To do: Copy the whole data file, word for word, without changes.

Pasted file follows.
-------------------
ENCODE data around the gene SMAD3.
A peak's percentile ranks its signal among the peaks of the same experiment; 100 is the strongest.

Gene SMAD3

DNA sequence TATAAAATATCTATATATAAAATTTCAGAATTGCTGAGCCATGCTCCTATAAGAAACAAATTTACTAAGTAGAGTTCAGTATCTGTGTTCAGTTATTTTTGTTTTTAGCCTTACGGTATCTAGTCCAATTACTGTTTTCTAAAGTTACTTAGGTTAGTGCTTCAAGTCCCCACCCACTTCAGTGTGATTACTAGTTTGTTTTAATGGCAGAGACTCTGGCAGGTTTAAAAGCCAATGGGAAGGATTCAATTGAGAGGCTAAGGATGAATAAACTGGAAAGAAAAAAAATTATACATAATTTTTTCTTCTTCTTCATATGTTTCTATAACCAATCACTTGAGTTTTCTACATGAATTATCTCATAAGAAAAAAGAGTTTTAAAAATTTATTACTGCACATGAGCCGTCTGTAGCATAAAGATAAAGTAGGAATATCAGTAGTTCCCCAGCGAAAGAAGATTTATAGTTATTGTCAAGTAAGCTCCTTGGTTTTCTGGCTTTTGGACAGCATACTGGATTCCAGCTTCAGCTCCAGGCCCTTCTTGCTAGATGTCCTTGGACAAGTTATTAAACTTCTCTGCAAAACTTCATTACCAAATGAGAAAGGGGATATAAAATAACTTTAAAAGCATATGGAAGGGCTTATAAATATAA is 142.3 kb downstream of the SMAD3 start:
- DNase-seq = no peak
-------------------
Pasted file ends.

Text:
ENCODE data around the gene SMAD3.
A peak's percentile ranks its signal among the peaks of the same experiment; 100 is the strongest.

Gene SMAD3

DNA sequence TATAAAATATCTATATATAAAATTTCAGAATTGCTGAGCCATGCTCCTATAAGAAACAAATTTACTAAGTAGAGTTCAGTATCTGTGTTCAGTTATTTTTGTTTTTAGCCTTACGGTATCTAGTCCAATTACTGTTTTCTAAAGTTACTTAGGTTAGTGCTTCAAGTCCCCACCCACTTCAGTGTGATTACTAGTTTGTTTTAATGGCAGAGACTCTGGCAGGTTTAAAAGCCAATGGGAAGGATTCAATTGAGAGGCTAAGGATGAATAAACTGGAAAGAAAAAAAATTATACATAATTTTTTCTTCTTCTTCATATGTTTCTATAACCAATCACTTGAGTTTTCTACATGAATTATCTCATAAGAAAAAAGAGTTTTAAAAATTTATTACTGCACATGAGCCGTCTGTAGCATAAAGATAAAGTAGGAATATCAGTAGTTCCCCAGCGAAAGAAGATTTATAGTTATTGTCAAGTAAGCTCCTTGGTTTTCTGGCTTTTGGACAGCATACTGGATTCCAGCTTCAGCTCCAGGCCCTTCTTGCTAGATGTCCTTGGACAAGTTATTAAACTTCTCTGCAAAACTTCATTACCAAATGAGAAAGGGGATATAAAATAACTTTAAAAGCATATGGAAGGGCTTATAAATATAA is 142.3 kb downstream of the SMAD3 start:
- DNase-seq = no peak